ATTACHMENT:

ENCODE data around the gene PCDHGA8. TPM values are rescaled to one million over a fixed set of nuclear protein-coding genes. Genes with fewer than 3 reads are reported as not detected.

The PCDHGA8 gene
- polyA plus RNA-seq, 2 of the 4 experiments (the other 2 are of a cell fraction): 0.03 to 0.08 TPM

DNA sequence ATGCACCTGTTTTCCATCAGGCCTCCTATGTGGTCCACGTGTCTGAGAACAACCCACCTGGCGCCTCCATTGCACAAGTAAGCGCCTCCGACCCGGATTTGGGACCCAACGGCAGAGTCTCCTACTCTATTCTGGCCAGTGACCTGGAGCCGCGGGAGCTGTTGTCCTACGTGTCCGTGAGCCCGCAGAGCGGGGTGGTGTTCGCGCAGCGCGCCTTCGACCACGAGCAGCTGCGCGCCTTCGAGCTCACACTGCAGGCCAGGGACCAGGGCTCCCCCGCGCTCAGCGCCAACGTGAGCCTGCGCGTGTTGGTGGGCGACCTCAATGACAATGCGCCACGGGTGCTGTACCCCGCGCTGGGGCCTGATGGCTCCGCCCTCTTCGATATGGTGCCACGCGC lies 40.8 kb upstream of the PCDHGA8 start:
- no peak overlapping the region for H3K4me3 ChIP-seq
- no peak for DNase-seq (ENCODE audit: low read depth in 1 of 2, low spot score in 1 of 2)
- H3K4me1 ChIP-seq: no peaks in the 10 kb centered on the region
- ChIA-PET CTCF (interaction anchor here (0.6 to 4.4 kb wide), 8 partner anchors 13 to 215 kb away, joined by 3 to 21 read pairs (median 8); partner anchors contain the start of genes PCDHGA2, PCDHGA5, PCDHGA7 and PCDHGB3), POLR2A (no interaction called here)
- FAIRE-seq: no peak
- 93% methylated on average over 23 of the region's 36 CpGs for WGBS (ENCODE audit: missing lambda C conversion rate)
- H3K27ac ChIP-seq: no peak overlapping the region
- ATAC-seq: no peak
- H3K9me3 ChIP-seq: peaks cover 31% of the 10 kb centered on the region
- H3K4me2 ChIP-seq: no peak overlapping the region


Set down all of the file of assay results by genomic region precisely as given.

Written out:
ENCODE data around the gene PCDHGA8. TPM values are rescaled to one million over a fixed set of nuclear protein-coding genes. Genes with fewer than 3 reads are reported as not detected.

The PCDHGA8 gene
- polyA plus RNA-seq, 2 of the 4 experiments (the other 2 are of a cell fraction): 0.03 to 0.08 TPM

DNA sequence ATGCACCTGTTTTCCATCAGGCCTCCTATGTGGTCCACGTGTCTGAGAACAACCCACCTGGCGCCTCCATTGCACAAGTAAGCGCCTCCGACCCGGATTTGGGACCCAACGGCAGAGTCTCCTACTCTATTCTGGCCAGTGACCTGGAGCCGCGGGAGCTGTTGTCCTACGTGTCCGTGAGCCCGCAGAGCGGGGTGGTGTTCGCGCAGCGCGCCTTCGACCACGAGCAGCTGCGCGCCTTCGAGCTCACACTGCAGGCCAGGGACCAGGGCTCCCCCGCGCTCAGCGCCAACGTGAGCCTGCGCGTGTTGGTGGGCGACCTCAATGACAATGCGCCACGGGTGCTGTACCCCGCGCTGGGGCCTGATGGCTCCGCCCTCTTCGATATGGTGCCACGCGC lies 40.8 kb upstream of the PCDHGA8 start:
- no peak overlapping the region for H3K4me3 ChIP-seq
- no peak for DNase-seq (ENCODE audit: low read depth in 1 of 2, low spot score in 1 of 2)
- H3K4me1 ChIP-seq: no peaks in the 10 kb centered on the region
- ChIA-PET CTCF (interaction anchor here (0.6 to 4.4 kb wide), 8 partner anchors 13 to 215 kb away, joined by 3 to 21 read pairs (median 8); partner anchors contain the start of genes PCDHGA2, PCDHGA5, PCDHGA7 and PCDHGB3), POLR2A (no interaction called here)
- FAIRE-seq: no peak
- 93% methylated on average over 23 of the region's 36 CpGs for WGBS (ENCODE audit: missing lambda C conversion rate)
- H3K27ac ChIP-seq: no peak overlapping the region
- ATAC-seq: no peak
- H3K9me3 ChIP-seq: peaks cover 31% of the 10 kb centered on the region
- H3K4me2 ChIP-seq: no peak overlapping the region